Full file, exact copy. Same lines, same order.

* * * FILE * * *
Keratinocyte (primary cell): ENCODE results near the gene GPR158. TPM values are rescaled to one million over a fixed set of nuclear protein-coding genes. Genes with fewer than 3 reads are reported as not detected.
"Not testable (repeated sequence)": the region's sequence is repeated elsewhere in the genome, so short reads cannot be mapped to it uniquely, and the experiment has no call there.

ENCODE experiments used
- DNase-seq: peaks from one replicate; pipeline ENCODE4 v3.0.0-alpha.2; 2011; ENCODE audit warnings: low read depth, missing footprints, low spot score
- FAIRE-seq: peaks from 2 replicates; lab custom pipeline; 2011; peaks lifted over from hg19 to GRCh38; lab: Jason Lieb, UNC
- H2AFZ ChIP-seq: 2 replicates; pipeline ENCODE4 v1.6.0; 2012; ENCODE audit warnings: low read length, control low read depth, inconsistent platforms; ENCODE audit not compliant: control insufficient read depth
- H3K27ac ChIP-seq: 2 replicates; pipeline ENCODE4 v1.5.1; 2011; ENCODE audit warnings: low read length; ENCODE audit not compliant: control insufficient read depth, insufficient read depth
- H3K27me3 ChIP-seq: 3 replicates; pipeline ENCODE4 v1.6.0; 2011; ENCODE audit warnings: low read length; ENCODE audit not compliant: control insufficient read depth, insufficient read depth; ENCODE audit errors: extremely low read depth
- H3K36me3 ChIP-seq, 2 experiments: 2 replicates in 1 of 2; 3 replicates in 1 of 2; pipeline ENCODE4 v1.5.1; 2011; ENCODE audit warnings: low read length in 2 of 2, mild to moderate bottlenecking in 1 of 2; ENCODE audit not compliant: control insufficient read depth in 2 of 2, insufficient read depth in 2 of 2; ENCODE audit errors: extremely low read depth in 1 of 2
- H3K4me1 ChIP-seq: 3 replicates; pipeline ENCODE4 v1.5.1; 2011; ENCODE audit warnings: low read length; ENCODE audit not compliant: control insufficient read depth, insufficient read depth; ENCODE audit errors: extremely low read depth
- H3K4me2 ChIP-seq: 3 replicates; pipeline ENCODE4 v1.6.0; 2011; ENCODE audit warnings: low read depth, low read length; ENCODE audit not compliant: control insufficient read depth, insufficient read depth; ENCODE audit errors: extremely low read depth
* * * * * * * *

Keratinocyte (primary cell): ENCODE results near the gene GPR158. TPM values are rescaled to one million over a fixed set of nuclear protein-coding genes. Genes with fewer than 3 reads are reported as not detected.
"Not testable (repeated sequence)": the region's sequence is repeated elsewhere in the genome, so short reads cannot be mapped to it uniquely, and the experiment has no call there.

ENCODE experiments used
- DNase-seq: peaks from one replicate; pipeline ENCODE4 v3.0.0-alpha.2; 2011; ENCODE audit warnings: low read depth, missing footprints, low spot score
- FAIRE-seq: peaks from 2 replicates; lab custom pipeline; 2011; peaks lifted over from hg19 to GRCh38; lab: Jason Lieb, UNC
- H2AFZ ChIP-seq: 2 replicates; pipeline ENCODE4 v1.6.0; 2012; ENCODE audit warnings: low read length, control low read depth, inconsistent platforms; ENCODE audit not compliant: control insufficient read depth
- H3K27ac ChIP-seq: 2 replicates; pipeline ENCODE4 v1.5.1; 2011; ENCODE audit warnings: low read length; ENCODE audit not compliant: control insufficient read depth, insufficient read depth
- H3K27me3 ChIP-seq: 3 replicates; pipeline ENCODE4 v1.6.0; 2011; ENCODE audit warnings: low read length; ENCODE audit not compliant: control insufficient read depth, insufficient read depth; ENCODE audit errors: extremely low read depth
- H3K36me3 ChIP-seq, 2 experiments: 2 replicates in 1 of 2; 3 replicates in 1 of 2; pipeline ENCODE4 v1.5.1; 2011; ENCODE audit warnings: low read length in 2 of 2, mild to moderate bottlenecking in 1 of 2; ENCODE audit not compliant: control insufficient read depth in 2 of 2, insufficient read depth in 2 of 2; ENCODE audit errors: extremely low read depth in 1 of 2
- H3K4me1 ChIP-seq: 3 replicates; pipeline ENCODE4 v1.5.1; 2011; ENCODE audit warnings: low read length; ENCODE audit not compliant: control insufficient read depth, insufficient read depth; ENCODE audit errors: extremely low read depth
- H3K4me2 ChIP-seq: 3 replicates; pipeline ENCODE4 v1.6.0; 2011; ENCODE audit warnings: low read depth, low read length; ENCODE audit not compliant: control insufficient read depth, insufficient read depth; ENCODE audit errors: extremely low read depth